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Using qutip I am trying to implement a qubit rotation according the formula $(25)$ provided in this document "Lecture notes: Qubit representations and rotations":

$$ U_{\hat n}(\theta)=\sigma_0\cos\frac{\theta}{2}-i(\hat n\cdot \sigma)\sin\frac{\theta}{2}\\ $$

$$ M_{q'}=U_{\hat n}(\theta)\cdot M_q\cdot U_{\hat n}^A(\theta) $$

import qutip as qt
from qutip.qip.operations import rx
import numpy as np

def to_spherical(state):
    r0 = np.abs(state[0])
    ϕ0 = np.angle(state[0])
    r1 = np.abs(state[1])
    ϕ1 = np.angle(state[1])
    r = np.sqrt(r0 ** 2 + r1 ** 2)
    θ = 2 * np.arccos(r0 / r)
    ϕ = ϕ1 - ϕ0
    return [r, θ, ϕ]

def rn_su2(θ, state, nx, ny, nz):
    Ψ = [state.data[0,0], state.data[1,0]]
    arr = to_spherical(Ψ)
    s_θ = arr[1]
    s_ϕ = arr[2]
    M_q = np.sin(s_θ)*np.cos(s_ϕ)*qt.sigmax() + np.sin(s_θ)*np.sin(s_ϕ)*qt.sigmay() + np.cos(s_θ)*qt.sigmaz()
    U_n = qt.qeye(2)*np.cos(θ/2) -1j*(nx*qt.sigmax()+ny*qt.sigmay()+nz*qt.sigmaz())*np.sin(θ/2)
    r_state = U_n*M_q*U_n.dag()
    return r_state

b = qt.Bloch()
b.clear()
b.make_sphere()

states = []
alpha = 1/np.sqrt(2)
beta = 1/np.sqrt(2)
s = np.array([alpha,beta])
state = qt.Qobj(s)
states.append(state)

rotated = rn_su2(np.pi/8, state, 0, 0, 1)
states.append(rotated)

rotated = rn_su2(np.pi/8, rotated, 0, 0, 1)
states.append(rotated)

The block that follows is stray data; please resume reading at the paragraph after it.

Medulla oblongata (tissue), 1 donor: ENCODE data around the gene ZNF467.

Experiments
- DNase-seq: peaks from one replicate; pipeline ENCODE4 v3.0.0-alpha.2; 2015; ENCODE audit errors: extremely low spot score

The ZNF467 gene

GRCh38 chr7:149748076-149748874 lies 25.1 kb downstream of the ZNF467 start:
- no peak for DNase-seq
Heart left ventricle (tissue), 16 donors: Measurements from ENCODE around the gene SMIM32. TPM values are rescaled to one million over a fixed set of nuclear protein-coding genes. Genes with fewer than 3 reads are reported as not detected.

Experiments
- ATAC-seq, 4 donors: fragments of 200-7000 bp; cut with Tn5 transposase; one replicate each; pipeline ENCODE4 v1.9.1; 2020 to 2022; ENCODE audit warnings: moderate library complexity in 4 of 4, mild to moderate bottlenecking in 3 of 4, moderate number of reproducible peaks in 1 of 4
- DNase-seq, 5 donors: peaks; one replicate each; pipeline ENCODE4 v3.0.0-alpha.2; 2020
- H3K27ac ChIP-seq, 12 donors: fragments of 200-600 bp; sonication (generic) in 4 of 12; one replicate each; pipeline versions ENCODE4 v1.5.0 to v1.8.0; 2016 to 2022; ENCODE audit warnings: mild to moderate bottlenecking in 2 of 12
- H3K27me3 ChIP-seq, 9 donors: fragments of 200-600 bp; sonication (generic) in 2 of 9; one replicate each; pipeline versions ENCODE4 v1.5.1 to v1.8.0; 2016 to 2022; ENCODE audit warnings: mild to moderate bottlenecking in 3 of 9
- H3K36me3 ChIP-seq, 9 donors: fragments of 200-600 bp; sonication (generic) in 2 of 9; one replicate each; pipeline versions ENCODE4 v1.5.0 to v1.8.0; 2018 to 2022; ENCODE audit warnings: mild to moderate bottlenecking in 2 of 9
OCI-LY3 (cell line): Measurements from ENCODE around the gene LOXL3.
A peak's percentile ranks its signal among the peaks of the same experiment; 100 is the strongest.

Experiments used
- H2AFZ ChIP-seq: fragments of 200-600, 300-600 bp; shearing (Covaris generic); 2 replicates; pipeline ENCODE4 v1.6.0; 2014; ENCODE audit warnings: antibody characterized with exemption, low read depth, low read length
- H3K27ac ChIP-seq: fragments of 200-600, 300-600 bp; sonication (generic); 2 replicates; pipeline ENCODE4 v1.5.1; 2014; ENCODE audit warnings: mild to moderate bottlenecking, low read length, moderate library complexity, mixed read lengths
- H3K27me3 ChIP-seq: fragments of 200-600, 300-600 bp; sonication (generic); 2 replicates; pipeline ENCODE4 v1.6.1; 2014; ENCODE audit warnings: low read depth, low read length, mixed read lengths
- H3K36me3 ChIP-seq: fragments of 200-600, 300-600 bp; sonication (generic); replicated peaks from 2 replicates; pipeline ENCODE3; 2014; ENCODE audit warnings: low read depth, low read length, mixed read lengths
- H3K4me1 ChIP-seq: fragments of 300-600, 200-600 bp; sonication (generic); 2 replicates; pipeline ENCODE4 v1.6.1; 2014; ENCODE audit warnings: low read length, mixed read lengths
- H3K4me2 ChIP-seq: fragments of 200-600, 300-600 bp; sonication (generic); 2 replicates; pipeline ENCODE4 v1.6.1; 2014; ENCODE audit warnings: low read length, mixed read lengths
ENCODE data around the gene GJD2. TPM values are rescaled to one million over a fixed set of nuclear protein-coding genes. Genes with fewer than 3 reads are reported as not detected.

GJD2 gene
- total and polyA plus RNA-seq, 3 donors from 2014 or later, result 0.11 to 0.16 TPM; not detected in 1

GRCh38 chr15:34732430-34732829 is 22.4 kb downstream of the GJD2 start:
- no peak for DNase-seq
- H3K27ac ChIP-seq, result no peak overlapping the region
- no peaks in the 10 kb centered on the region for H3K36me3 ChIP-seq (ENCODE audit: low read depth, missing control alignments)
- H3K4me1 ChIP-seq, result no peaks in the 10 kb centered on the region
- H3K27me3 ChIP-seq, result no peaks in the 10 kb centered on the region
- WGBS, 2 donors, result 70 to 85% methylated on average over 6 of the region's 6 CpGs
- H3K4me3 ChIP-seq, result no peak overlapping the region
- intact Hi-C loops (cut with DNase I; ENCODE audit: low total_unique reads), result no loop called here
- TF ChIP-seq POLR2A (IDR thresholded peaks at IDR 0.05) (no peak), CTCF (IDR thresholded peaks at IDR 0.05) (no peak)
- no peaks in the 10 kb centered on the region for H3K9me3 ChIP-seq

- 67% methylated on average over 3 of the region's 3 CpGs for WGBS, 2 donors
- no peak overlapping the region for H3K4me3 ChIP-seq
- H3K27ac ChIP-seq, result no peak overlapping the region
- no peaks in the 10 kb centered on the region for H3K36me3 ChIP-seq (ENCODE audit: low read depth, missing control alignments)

b.add_states(states)
b.show()

Unfortunatelly the rotated qubits lie not on the Bloch Sphere anymore:

enter image description here

I would appreciate any help in getting this rotation working. I uploaded the complete notebook publicly at GitHub.

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1 Answer 1

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It looks like you haven't converted a normal vector into a density matrix quite right. Recall that given a normal vector $\hat{n} = (n_x, n_y, n_z)$ you can write the corresponding density matrix on the Bloch sphere as

\begin{align} \rho = \frac{1}{2} \left(I + \sigma_x n_x + \sigma_y n_y + \sigma_z n_z \right) \tag{1} \end{align}

(see Exercise 2.72 in Nielsen and Chuang, for example). So you've correctly converted to spherical coordinates (e.g. $n_x = \sin \theta \cos \phi$) but have forgotten to add the factor of $1/2$ and identity component. Here's the fixed line:

M_q = np.eye(2) / 2 + 1/2 * (np.sin(s_θ)*np.cos(s_ϕ)*qt.sigmax() + np.sin(s_θ)*np.sin(s_ϕ)*qt.sigmay() + np.cos(s_θ)*qt.sigmaz())

For future reference, when you run into this kind of issue its good to check numerically that the matrices and arrays you're working with make physical sense. It should always be true that $\text{tr}(\rho)=1$ and $\rho = \rho^\dagger$ for any state $\rho$, $U^\dagger U = I$ for any unitary $U$, $\lVert \hat{n}\rVert^2 = 1$ for any normal vector $\hat{n}$, and so on. Checking the first condition immediately revealed the source of the bug.

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  • $\begingroup$ Thank you for your very helpful answer. I have implemented it and come much closer to an answer to this question that deals with comparing $SO(3)$ and $SU(2)$ rotations. Maybe you see the connection (or my thinking error there) right away. $\endgroup$ Mar 20 at 7:23

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